Charlotte needs to find laptops for each of her twin granddaughters to use in high school. She uses Macs, but they can't afford that. She's doing a ton of research, but she's having trouble figuring out what to do. Leo recommends a Google Chromebook for school work. They're very inexpensive, and they don't get viruses. And if one gets lost or damaged, it won't be the end of the world.
Bob downloaded the preview copy of Windows 10 and he's not sure why he even needs "apps" at all. Most of the things he does he can do with the web app. He also uses his iPad for anything he needs apps for. Leo says this is why Microsoft felt pressured to change Windows to be more tablet centric, and it cost them. They didn't want to abandon desktop users and leave them behind, so they created a hybrid OS for both desktop and tablets with Windows 8, and people hated it.
At the Build 2015 conference, Microsoft announced that developers will be able to write an app for Windows 10 that will work on all platforms, including the desktop and phone. And in a last ditch effort to save the Windows Phone platform, Microsoft has begun offering support to mobile app developers to port their programs from iOS or Android to run on it. Candy Crush and Cut the Rope have recently announced Windows Phone versions.
Troy has been trying out Windows 10 on his iMac and he really likes it. He's wondering if he can dump OS X completely and just run Windows through Boot Camp. Leo's been running it virtually and he says that's the best way to run it. Boot Camp just provides drivers to run Windows on the Mac. Troy could in theory delete the Mac partition, but Leo recommends keeping it because it'll update the drivers. He can make the partition smaller, though. If he's only going to get Windows, Leo suggests a Windows PC.
Zach has a Windows Lumia phone and he's heard that Chase is going to stop allowing access to his mobile app. Leo says that's because while the Windows phone OS is a great OS, there's simply not enough people using it to justify the effort. Banking apps have to announce and kill apps because of security issues. He may still be able to use online banking through the phone's browser, though.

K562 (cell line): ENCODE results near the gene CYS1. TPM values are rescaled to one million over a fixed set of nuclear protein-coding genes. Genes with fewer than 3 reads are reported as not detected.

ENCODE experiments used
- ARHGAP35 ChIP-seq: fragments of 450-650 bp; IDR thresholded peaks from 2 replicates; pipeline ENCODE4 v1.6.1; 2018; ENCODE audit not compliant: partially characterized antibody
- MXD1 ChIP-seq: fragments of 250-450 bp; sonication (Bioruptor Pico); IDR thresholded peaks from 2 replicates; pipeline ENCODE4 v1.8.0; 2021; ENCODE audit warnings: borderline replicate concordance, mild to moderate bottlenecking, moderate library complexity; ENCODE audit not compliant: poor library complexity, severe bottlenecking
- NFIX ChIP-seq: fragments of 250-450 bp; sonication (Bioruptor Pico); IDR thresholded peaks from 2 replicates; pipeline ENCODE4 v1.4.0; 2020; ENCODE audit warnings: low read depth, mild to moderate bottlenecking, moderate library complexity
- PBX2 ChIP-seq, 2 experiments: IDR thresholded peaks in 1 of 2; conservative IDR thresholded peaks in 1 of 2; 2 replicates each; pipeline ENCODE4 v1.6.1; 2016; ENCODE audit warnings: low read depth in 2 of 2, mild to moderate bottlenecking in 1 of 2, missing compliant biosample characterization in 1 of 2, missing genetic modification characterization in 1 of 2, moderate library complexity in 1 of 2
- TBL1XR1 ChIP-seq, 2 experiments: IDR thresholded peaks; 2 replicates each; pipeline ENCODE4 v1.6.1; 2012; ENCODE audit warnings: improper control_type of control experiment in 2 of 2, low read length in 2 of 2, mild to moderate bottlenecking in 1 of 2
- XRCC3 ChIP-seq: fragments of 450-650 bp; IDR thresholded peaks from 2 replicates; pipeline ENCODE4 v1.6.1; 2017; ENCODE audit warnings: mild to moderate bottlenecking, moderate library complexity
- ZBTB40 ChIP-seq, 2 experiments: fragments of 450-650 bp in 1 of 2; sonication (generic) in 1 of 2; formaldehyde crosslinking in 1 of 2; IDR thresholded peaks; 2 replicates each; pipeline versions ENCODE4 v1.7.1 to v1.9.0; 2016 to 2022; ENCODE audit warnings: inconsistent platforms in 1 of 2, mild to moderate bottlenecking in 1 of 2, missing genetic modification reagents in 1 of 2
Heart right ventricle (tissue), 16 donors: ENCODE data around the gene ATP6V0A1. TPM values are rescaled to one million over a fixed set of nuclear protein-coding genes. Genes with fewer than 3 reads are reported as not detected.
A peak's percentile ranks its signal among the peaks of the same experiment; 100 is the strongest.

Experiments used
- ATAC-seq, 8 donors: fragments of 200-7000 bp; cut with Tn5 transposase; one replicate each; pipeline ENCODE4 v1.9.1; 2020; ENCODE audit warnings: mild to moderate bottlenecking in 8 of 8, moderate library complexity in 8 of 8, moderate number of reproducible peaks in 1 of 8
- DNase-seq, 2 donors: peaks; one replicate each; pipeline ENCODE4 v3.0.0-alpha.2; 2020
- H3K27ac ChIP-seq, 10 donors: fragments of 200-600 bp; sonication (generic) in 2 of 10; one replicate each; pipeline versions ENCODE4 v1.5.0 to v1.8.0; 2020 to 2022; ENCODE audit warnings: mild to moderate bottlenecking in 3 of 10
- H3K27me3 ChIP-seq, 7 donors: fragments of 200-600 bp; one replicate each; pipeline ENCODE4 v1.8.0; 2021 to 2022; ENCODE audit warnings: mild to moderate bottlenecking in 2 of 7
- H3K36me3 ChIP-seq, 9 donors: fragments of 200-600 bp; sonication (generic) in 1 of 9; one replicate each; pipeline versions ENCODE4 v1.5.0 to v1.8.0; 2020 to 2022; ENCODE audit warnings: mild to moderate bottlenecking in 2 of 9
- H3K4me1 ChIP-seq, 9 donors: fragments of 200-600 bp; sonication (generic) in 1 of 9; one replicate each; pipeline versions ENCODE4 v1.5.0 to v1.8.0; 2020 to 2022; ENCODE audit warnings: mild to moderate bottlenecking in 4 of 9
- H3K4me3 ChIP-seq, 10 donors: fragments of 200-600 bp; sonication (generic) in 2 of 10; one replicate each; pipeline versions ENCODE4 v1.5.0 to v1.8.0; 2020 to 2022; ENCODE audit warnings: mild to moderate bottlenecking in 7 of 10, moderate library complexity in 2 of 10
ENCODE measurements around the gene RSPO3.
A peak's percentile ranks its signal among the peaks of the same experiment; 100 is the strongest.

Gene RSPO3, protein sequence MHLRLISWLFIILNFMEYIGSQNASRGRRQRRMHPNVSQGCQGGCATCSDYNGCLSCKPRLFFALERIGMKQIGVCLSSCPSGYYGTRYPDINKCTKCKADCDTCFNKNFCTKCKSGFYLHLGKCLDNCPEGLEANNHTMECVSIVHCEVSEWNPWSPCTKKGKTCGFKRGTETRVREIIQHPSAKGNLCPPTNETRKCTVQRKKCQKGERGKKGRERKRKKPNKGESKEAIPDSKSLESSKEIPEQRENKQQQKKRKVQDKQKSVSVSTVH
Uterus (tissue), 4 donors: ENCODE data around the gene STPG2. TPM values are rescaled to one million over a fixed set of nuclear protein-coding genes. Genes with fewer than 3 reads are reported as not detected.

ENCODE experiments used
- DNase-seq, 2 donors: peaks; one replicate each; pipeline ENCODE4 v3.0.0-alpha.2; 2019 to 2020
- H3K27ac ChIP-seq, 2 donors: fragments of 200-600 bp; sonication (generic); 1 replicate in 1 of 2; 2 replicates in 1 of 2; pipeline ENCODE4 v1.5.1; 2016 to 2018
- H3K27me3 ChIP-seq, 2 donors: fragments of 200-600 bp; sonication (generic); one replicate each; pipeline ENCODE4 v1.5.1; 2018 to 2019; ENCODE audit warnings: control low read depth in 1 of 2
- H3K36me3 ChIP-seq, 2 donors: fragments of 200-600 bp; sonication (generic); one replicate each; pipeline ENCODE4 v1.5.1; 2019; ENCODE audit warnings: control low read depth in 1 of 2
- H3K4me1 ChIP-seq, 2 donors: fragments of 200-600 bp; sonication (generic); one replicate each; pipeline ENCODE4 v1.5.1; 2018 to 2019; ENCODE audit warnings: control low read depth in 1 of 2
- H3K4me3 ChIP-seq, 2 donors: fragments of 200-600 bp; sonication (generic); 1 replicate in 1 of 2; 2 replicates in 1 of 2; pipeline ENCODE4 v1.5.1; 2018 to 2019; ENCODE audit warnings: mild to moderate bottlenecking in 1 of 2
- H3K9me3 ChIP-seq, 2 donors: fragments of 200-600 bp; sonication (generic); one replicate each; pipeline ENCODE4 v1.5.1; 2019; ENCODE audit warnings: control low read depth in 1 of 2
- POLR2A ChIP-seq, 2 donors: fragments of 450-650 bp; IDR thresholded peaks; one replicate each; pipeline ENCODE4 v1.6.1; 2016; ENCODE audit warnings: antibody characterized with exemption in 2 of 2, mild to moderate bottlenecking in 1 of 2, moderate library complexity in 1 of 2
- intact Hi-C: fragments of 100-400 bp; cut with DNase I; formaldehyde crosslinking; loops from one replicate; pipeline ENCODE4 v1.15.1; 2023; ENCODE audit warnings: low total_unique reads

Matthew is wondering if Apple's new Force Touch trackpad will work in virtualization with Windows. Leo says he hasn't tried it yet. Apple's new Force Touch trackpad uses a haptic engine instead of a physical "click." When you press down on the trackpad, it simulates the sensation of clicking the trackpad, and it's indistinguishable from how it feels when you actually click it. You can prove that it's a simulated click by turning the laptop off, and then trying to press the trackpad. Nothing will happen. When you turn it back on, it will have that familiar 'click.'
Jessica is looking to make "the switch" to a Mac Mini from her six year old Windows Machine. She's a photographer. Leo says that the Mac Mini is going to be faster and with the ability to use her current monitor and keyboard, it's going to be an easy switchover. Is it worth getting a Fusion Drive? Leo says to get a solid state drive (SSD). They're faster. And she should get as much RAM as she can afford. Since she's into Photoshop, Jessica should have at least 8GB of RAM.
If you're experiencing a dramatic slowdown on your Mac or PC, you may be able to track down the culprit by using a process monitor. This will show you all of the programs and processes currently running on the computer, and how much of your system resources those processes are taking up. If you close out of all programs and still see a process taking up nearly 100% of the system resources, you'll know what's causing the issue. Then you can Google the name of that process and find out how to get it under control.
Gene wants to know if there's a program like Super Duper for Windows. The great thing about Super Duper is that it makes a bootable backup and keeps it up to date. Here are some programs for Windows, although they may not completely duplicate the functionality of Super Duper on Mac: